COURTESY PAUL CASEY
A pampered fly fishing expedition on the Yellowstone River can mean a beautiful day in Big Sky Country.
Fly fishing vacation can easily hook you
As vacations go, there's nothing that beats a fly fishing holiday. I never thought I'd like fly fishing but after a few sessions, I got hooked. It's not just about catching fish but about everything else that goes with it.
First it's an annual trek to Montana to be with friends. There are many places to go fly fishing but Montana is reputedly one of the best. There's the Yellowstone and Madison rivers and the Gallatin happens to be in my friends' back yard near Bozeman. This is Big Sky Country: wide open spaces, Yellowstone Park just a couple hours away, a rural setting with some city life close by.
Fishing is wonderful because you're surrounded by beautiful scenery: snowcapped mountains, forests, hills, rocks, greenery, flowing rivers and streams, wide open blue sky and everything else Mother Nature can provide, away from the sights and sounds of a city. The fresh air is invigorating. Occasionally you'll spot deer on the shore and bald eagles, Canada geese, sandhill cranes and other birds overhead. If you remember to look up and around in between casts, you can simply appreciate the surroundings and be happy in the moment.
One of the best parts of this peaceful activity is the sound of the water. As you stand in a river or float down stream in a boat, the constant trickle of water soothes and relaxes. It could be a rushing sound as the snow begins to melt in the spring and the runoff begins to flow into rivers. Or it could be a gentler trickle as water levels have decreased in early autumn. It's an addictive sound that makes you want to linger longer on the river.
While fishing looks serene and calm, it can be physically demanding. There's the hike from your car to the river bed along grassy trails and an occasional makeshift bridge. There's often a walk along streams and rivers on rocky beds. That gentle trickle of water can be deceiving; there's a current to deal with as you traverse the river. And if you're rowing your own boat, there's definitely some work involved.
COURTESY PAUL CASEY
Janice Casey shows off a prize catch, a rainbow trout.
PERSONALLY, I LIKE a pampered fishing trip. That means I'll go with a guide, an experienced fisherman who knows the waters and whose job it is to make sure you catch fish. He brings the rowboat, sets it in the water and rows the boat to opportune spots. He tells you exactly where to cast your line and how to do it depending on the terrain. Knowledgeable about the season and what will attract fish to your line, he'll tie on the right flies.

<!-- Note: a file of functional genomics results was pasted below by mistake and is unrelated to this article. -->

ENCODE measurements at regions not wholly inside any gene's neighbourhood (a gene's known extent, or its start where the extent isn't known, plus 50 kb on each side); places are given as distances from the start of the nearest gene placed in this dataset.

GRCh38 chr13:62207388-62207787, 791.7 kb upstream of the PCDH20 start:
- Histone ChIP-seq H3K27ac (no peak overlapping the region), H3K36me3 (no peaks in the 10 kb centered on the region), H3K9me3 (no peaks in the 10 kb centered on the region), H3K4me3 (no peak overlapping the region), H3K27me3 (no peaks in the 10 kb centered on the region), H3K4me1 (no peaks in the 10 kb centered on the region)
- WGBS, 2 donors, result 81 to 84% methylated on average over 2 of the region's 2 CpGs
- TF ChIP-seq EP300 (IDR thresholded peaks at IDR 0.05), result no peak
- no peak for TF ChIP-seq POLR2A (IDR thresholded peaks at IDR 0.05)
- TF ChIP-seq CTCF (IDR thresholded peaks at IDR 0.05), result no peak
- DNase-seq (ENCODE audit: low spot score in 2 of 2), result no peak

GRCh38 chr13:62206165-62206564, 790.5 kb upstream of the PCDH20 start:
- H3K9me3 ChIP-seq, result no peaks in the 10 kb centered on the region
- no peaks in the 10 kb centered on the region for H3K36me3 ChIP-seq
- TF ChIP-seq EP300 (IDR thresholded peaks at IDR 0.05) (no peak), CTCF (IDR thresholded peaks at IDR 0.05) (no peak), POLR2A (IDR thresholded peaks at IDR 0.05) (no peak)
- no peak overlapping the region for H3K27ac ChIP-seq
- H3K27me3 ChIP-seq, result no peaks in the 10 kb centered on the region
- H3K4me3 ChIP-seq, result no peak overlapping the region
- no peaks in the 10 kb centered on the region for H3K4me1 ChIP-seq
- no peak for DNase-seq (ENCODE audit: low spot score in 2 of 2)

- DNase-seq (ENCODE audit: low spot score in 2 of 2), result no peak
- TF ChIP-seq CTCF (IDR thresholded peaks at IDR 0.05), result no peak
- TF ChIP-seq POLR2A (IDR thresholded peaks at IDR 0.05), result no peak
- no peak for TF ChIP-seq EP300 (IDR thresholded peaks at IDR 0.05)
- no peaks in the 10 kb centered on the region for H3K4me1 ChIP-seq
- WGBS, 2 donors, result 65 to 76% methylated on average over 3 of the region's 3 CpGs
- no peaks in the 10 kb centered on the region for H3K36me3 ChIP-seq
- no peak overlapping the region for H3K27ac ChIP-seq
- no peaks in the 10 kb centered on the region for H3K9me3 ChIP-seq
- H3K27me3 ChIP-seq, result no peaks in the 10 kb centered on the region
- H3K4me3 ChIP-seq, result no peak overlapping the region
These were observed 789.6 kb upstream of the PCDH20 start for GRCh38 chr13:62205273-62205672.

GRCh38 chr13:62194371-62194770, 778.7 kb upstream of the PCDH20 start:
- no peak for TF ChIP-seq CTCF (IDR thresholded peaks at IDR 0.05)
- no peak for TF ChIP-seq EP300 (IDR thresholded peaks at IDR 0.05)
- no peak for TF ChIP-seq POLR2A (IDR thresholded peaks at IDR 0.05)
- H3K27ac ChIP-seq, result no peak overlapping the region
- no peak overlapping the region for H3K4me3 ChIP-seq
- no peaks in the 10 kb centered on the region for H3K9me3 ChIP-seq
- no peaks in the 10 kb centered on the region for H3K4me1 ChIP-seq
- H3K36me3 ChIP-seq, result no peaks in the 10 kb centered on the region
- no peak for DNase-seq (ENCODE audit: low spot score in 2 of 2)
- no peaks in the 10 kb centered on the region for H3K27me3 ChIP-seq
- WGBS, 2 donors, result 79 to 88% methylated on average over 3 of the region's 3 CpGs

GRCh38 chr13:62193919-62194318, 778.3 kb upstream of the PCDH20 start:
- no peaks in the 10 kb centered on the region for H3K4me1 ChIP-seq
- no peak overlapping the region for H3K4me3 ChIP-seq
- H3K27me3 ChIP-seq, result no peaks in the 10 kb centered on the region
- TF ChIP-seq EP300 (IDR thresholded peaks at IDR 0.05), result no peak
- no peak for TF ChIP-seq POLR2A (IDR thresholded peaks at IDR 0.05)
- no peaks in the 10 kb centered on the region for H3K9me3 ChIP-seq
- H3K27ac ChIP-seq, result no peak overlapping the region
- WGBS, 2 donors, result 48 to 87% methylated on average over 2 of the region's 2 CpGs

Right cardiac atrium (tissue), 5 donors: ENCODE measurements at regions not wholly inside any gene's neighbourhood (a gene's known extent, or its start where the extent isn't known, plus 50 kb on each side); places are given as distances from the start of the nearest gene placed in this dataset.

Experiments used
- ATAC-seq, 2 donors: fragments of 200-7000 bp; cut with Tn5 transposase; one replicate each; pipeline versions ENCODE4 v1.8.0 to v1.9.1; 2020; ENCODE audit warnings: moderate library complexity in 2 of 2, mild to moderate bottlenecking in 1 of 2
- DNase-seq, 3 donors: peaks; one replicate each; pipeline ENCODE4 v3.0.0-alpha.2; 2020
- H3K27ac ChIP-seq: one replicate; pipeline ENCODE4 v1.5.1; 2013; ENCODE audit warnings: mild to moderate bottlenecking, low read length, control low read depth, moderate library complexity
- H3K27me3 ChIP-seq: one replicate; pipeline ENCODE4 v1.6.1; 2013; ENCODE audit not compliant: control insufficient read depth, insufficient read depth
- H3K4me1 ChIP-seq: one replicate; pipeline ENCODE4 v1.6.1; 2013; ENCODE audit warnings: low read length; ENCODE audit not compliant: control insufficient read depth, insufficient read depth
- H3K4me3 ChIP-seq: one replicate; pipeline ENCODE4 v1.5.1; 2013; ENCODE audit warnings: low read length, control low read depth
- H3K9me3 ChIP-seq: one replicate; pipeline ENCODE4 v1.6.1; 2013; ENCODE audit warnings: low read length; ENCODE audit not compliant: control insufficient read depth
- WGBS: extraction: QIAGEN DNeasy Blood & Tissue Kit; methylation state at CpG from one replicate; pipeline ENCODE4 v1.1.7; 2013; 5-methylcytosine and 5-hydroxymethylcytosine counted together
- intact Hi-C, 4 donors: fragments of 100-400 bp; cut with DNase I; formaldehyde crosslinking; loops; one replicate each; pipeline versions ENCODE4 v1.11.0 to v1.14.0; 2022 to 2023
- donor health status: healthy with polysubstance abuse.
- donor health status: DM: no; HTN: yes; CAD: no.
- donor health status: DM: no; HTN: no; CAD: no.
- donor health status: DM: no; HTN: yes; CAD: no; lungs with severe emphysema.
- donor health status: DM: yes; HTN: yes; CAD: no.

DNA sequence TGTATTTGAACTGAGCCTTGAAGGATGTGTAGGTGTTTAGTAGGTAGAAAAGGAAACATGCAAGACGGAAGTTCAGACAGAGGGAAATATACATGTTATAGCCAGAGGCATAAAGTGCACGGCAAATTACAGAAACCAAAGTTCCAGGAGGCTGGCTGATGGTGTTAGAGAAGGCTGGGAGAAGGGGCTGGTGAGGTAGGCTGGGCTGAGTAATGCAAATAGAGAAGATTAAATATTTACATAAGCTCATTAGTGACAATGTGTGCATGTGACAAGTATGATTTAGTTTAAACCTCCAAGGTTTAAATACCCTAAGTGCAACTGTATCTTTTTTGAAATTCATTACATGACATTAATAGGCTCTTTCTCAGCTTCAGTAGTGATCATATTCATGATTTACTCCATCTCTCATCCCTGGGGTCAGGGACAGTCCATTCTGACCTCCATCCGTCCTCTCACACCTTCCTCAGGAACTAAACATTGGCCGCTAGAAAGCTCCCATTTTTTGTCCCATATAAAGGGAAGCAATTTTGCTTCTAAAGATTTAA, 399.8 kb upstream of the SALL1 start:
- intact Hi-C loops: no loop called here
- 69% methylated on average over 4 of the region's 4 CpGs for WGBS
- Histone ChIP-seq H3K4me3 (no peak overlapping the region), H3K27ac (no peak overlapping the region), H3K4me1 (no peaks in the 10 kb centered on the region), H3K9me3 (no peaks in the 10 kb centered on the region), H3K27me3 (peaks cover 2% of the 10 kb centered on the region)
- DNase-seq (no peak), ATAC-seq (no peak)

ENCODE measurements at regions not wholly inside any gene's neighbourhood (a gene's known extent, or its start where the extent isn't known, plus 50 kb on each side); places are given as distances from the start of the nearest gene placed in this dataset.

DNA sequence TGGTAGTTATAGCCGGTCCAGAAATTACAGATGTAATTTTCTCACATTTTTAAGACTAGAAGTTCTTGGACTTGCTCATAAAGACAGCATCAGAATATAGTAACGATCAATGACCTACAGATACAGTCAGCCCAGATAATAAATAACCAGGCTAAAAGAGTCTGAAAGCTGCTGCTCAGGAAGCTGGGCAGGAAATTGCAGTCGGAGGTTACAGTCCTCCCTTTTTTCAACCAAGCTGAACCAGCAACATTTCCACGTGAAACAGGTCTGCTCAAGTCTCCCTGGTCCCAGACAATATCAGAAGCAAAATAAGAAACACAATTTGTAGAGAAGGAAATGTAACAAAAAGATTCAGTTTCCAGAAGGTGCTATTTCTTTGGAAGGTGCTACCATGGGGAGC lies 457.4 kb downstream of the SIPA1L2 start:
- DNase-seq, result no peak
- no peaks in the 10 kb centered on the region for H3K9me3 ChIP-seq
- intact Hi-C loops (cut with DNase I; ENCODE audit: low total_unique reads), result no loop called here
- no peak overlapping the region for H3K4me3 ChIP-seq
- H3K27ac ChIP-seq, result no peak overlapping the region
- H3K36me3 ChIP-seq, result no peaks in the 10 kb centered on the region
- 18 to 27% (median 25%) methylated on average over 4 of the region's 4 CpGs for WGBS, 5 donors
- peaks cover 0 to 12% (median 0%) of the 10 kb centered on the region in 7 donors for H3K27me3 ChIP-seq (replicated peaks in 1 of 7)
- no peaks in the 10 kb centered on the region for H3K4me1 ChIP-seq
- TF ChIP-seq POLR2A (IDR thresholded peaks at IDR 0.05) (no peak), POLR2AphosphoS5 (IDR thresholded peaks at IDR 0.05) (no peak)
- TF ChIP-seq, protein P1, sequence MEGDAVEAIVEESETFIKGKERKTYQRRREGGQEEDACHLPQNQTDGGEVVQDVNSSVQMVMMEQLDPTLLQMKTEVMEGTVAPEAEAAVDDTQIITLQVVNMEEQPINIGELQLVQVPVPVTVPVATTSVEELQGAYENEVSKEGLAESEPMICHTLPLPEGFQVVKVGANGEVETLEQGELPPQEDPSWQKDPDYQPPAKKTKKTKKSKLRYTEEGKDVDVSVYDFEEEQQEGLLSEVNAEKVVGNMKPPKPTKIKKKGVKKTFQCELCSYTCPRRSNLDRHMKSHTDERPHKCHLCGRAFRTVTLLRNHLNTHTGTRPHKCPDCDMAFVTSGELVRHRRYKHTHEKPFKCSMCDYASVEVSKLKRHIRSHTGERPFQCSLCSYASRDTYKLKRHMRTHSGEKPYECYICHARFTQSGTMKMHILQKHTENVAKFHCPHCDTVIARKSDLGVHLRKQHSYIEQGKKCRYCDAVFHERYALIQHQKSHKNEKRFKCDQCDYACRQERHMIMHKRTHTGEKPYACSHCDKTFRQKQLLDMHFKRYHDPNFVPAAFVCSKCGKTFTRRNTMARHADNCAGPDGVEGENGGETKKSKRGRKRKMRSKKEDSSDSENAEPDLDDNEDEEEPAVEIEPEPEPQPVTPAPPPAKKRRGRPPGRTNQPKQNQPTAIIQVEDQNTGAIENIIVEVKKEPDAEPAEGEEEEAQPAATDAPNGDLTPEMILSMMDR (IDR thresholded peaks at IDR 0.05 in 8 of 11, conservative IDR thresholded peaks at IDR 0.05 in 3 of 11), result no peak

It is a game, after all, this whole fly fishing business. A game of deception, trying to outsmart the fish into thinking you have a real live bug on your line for them to eat. Wrong. It's an artificial bug pretending to be a bug that's hatching, that could be flying along on the surface of the water. The trick is to mimic that bug in the water or on the surface to cause the fish, hopefully a rainbow trout, to rise and go for it.
Then you feel the strike. The excitement is exhilarating. Adrenaline rushes, you let out a scream. No matter how many times you get a strike, the thrill is always there. Then you try to remember what you're supposed to do: Set the hook by raising the tip of your rod and start pulling in the line.
Let the fish run, your guide will tell you as he follows the action, net poised to help land the fish.
Once you've reeled in your fish, you take a good look and maybe a measurement, smile for a photo, then unhook and release the creature back into the water.
Time to cast again.
At some point in this day outdoors, hunger strikes. Your guide has thought of that and has brought provisions for the day. If you're as lucky as I have been, Bozeman Angler (one of many fly fishing outfitters around) guide Travis Morris sets up a grill, picnic table and chairs for a gourmet feast. I've had grilled elk and pheasant, freshly picked morel mushrooms (a bonus of spring fishing is morel mushroom hunting), summer zucchini and hot fudge sundaes. Lunch on the river can't get much better; even deli sandwiches taste wonderfully delicious in the open air. But you don't want to drink too much wine or linger too long: There's more fishing ahead.
Like every sport, fly fishing has its own gear. Waders keep you dry, protecting even your boot-covered feet. Fishing vests have lots of pockets and hooks for keeping everything you need at hand. Polarized sunglasses help you see fish in the water. A hat protects you from the sun but be sure you have a gizmo to keep your hat attached to your clothing in case the wind picks up. Of course there's a fishing rod and reel and a zillion different flies that fly fisherman buy up like candy.
The first time I went fly fishing I thought I'd tangle my line for sure. Yards and yards of fishing line with a small hook on a rod longer than you are tall is raised in back of you to straighten it then cast in front of you onto the water, supposedly landing with a gentle plop. There have been many times when I've made a tangled mess, especially when there's a lead sinker attached to ensure the fly goes deep into the water. But that's when the unwavering patience of a guide is so wonderful: He'll untangle your line or tie on another fly so you can continue the game of fishing.
As a fly fishing novice, I've got a lot to learn. But I've already learned that this sport gives great pleasure just in the doing; catching fish is the bonus.